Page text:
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Jason Reed/The Daily Dot

Supreme Court takes on case that could be most serious threat to Section 230 immunity yet

The suit was filed by the family of an American woman slain in France.

 

Claire Goforth

Tech

Posted on Oct 3, 2022

The United States Supreme Court agreed to hear a case challenging tech companies’ immunity under Section 230 of the Communications Decency Act. The suit, filed by the family of an American woman slain in France during a series of coordinated terrorist attacks on Muslims, alleges that YouTube facilitated the spread of Islamic terrorists’ content that helped inspire the slayings.

Section 230 grants broad immunity to tech companies for content posted on their sites. The law has come under fire in recent years. Conservatives argue the law enables tech companies to disproportionately ban and penalize them; liberals claim it shields companies from liability for enabling abuse and harassment and spreading disinformation.

Those who defend the law argue that removing this immunity could put social media companies out of business or lead them to severely curtail speech because they would be opened to liability for content posted on their platforms.

The family of Nohemi Gonzalez, the woman whose murder is at the center of the suit, claims that Google-owned YouTube’s algorithm enabled ISIS to reach a larger audience by feeding them its posts. NBC reports that they allege that YouTube’s use of the algorithm overcomes Section 230 immunity because it’s effectively taking an active role by selecting what content to show users. They claim the company “knowingly permitted ISIS to post on YouTube hundreds of radicalizing videos inciting violence,” videos they say enabled the terrorist organization to recruit members and helped inspire the murders of Gonzalez and other Muslims in France in 2015.

Social media companies use algorithms to select content for users based on their usage history. Algorithms are designed to keep people on the platform as long as possible, thus increasing engagement and revenue. Algorithms have long been criticized for having unintended effects, such as showing people increasingly extremist and conspiracist content.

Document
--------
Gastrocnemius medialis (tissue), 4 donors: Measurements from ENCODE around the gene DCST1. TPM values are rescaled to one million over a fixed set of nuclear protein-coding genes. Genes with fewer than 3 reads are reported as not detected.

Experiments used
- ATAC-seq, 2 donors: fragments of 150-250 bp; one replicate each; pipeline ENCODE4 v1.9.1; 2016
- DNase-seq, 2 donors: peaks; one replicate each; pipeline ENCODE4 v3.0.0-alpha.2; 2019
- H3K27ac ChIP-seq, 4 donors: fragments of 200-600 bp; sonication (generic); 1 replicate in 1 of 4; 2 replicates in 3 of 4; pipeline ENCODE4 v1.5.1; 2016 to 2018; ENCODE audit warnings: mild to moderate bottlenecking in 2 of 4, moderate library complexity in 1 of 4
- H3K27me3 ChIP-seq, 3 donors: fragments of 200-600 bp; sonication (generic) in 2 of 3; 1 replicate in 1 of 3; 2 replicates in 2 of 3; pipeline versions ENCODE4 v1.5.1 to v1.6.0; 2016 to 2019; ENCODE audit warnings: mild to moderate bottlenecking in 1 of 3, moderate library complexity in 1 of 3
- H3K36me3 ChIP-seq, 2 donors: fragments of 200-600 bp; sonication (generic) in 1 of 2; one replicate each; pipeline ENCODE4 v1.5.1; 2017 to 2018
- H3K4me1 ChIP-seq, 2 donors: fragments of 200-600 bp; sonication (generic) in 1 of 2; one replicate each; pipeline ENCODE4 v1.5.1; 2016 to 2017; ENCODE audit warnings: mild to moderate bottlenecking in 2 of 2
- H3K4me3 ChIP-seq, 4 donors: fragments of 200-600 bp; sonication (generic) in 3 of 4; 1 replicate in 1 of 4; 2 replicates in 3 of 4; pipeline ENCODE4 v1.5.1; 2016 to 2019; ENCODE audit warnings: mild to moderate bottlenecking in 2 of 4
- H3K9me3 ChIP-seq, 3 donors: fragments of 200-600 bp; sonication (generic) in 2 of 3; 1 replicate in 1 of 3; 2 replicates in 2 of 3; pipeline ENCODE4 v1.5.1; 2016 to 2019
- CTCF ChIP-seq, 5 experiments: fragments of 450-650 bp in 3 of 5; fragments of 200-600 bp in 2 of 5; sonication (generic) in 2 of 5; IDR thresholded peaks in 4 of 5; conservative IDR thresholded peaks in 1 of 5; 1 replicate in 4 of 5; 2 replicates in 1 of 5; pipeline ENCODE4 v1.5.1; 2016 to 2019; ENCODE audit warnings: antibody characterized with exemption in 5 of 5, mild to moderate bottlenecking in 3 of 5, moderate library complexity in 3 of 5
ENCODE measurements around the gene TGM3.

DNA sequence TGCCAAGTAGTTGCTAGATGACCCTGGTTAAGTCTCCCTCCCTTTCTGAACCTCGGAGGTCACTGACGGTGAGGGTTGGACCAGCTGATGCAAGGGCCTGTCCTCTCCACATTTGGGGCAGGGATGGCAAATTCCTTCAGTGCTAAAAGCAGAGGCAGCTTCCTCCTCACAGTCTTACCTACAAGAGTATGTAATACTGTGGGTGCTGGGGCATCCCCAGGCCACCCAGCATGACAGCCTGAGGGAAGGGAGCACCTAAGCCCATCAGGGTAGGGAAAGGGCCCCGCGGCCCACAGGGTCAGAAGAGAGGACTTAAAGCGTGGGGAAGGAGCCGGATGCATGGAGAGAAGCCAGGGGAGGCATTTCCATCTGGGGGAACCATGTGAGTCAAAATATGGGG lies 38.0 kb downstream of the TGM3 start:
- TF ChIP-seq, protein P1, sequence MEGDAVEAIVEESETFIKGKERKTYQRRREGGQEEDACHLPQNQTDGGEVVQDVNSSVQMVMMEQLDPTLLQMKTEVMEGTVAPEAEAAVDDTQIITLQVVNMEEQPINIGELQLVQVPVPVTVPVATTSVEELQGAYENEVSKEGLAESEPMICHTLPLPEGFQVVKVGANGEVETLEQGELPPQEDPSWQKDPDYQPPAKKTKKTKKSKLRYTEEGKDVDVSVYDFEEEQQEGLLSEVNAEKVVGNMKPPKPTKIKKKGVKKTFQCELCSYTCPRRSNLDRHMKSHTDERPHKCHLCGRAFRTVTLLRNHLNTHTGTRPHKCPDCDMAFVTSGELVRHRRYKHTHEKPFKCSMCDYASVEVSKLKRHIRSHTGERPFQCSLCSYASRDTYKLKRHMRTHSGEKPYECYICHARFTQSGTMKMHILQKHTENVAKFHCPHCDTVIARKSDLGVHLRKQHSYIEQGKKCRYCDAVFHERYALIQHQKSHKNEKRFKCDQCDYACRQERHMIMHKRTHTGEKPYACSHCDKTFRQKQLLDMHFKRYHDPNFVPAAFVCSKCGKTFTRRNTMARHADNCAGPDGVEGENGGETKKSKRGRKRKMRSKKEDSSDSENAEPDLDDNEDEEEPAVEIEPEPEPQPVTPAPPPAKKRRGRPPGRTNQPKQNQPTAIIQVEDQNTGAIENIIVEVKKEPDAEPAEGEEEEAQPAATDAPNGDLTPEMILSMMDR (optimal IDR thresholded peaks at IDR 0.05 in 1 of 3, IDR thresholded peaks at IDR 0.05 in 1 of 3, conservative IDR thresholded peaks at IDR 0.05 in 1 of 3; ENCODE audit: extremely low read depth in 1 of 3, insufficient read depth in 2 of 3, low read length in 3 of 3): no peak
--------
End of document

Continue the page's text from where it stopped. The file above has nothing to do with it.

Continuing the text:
A 2019 report found that users who watched sexually-themed content on YouTube were recommended videos of younger and younger people and eventually children. YouTube reacted by banning children 13 and younger from live streaming without an adult present, altering its algorithm, and removing some videos that had apparently become popular with pedophiles.

Last year, a bipartisan group of congresspersons proposed a law that would require platforms to offer an algorithm-free setting in which their timeline appears chronologically, rather than by algorithmic curation. Most major platforms, including YouTube, already offer this option. The law, the Filter Bubble Transparency Act, didn’t make it out of committee.

Legislatures and the courts have continued to attack Section 230 and big tech companies.

A federal court originally dismissed the Gonzalez family’s suit, which sought to find YouTube liable of violating the Anti-Terrorism Act. An appeals court subsequently revived it.

Google urged the court to decline to hear the case, arguing that it was unlikely to succeed irrespective of whether the court found that Section 230’s immunities didn’t apply.

On Monday, the U.S. Supreme Court sided with the Gonzalez family and decided to hear the case. It will also hear a case against Twitter that similarly claims it’s not shielded from liability when terrorist groups use its platform for recruitment and radicalization.

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*First Published: Oct 3, 2022, 2:26 pm CDT